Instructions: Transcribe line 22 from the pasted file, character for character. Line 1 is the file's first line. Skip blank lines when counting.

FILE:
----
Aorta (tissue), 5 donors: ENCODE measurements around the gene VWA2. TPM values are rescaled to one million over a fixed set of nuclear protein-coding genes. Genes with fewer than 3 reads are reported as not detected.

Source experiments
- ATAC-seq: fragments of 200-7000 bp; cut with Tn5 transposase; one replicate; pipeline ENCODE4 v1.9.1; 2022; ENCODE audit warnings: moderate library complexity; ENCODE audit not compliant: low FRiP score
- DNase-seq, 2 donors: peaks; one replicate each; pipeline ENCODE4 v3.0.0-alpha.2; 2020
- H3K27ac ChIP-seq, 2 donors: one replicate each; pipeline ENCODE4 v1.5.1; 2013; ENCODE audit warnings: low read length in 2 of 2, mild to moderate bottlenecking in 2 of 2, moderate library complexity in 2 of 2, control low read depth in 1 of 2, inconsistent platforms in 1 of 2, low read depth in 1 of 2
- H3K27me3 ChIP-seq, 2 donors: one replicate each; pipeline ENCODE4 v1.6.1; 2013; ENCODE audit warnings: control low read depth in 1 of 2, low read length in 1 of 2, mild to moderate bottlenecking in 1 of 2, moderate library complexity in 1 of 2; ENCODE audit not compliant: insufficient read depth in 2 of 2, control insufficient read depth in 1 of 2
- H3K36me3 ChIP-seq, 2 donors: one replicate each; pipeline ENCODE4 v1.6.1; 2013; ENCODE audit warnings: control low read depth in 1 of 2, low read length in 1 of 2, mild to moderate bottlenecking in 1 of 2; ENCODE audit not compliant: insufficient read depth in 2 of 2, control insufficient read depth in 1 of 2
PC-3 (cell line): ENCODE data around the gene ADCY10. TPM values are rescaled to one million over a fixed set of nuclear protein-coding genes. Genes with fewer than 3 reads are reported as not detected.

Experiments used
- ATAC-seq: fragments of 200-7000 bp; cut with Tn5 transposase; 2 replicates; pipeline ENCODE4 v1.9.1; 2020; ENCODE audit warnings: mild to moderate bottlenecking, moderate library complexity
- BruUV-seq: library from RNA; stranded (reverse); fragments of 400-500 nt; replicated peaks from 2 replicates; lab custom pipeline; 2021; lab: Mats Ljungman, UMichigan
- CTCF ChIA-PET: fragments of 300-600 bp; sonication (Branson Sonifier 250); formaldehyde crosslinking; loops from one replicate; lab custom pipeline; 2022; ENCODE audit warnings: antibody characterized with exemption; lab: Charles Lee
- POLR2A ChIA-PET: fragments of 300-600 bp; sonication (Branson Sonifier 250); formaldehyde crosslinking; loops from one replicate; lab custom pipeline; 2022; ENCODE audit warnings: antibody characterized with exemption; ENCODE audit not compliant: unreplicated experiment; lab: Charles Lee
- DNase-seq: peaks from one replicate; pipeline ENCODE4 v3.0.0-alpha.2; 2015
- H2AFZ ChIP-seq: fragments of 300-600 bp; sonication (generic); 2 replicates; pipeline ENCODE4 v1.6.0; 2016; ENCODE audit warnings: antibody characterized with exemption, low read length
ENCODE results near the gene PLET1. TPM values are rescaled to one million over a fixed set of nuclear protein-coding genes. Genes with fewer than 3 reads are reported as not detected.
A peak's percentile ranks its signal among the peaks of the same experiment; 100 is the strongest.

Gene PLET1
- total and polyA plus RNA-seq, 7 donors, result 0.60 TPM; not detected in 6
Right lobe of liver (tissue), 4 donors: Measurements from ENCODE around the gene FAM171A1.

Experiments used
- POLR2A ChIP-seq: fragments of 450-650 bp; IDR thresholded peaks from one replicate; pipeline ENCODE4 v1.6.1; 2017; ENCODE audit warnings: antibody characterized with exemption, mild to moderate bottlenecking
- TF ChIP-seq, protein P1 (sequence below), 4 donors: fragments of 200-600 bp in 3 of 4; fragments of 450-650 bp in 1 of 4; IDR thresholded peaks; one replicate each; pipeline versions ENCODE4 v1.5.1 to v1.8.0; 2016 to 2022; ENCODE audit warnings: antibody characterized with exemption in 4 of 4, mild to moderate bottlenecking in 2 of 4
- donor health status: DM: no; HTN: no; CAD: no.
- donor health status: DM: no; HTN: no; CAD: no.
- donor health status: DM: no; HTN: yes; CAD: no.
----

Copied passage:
- POLR2A ChIP-seq: fragments of 450-650 bp; IDR thresholded peaks from one replicate; pipeline ENCODE4 v1.6.1; 2017; ENCODE audit warnings: antibody characterized with exemption, mild to moderate bottlenecking